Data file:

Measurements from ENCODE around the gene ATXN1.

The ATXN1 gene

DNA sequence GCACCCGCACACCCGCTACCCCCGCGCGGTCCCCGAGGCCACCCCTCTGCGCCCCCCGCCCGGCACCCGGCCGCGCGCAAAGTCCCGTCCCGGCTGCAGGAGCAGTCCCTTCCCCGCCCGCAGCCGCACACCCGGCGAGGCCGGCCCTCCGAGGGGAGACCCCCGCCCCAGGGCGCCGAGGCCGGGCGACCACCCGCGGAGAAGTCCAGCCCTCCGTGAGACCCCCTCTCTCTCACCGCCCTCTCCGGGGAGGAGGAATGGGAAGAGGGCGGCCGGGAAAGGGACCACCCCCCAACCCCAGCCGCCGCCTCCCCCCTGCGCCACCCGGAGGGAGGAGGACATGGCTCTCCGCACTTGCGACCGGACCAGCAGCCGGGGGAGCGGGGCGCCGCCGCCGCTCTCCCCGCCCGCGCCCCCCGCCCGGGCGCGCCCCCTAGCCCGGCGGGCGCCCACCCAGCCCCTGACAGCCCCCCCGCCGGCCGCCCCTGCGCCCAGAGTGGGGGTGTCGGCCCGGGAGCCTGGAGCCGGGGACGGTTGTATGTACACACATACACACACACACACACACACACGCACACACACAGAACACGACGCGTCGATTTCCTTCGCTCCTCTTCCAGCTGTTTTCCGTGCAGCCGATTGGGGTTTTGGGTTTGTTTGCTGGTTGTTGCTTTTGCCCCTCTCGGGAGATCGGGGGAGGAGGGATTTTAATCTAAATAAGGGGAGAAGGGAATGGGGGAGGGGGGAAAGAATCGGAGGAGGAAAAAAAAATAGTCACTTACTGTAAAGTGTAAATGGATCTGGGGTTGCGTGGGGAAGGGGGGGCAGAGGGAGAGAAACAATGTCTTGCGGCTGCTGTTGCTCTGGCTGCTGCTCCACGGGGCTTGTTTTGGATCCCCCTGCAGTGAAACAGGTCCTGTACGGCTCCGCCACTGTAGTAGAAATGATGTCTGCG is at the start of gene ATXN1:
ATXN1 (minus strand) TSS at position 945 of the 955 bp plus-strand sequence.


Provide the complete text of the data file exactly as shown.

Measurements from ENCODE around the gene ATXN1.

The ATXN1 gene

DNA sequence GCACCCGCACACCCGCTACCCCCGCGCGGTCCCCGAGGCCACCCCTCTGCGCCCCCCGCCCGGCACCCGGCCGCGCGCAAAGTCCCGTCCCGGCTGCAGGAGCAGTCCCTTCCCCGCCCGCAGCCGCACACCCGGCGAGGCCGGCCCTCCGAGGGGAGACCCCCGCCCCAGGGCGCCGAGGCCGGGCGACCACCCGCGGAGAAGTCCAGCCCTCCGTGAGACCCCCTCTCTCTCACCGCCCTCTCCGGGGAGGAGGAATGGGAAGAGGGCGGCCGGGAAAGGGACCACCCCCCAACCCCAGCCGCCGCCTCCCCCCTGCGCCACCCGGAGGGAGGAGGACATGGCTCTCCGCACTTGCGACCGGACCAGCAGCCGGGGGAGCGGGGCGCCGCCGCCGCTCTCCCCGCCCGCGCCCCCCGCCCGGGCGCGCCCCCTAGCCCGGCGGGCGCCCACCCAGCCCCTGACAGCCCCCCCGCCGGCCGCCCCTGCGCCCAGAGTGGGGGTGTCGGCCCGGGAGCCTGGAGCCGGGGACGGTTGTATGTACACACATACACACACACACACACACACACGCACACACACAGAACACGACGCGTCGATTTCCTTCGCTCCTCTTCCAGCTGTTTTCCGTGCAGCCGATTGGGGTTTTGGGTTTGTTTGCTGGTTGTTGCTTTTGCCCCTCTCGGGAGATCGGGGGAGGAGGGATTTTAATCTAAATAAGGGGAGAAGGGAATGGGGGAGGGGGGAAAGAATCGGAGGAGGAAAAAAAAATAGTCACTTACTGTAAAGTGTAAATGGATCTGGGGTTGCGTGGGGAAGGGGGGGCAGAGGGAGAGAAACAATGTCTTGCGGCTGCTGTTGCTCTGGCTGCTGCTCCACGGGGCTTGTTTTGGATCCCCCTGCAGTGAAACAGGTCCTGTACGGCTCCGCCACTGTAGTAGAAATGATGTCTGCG is at the start of gene ATXN1:
ATXN1 (minus strand) TSS at position 945 of the 955 bp plus-strand sequence.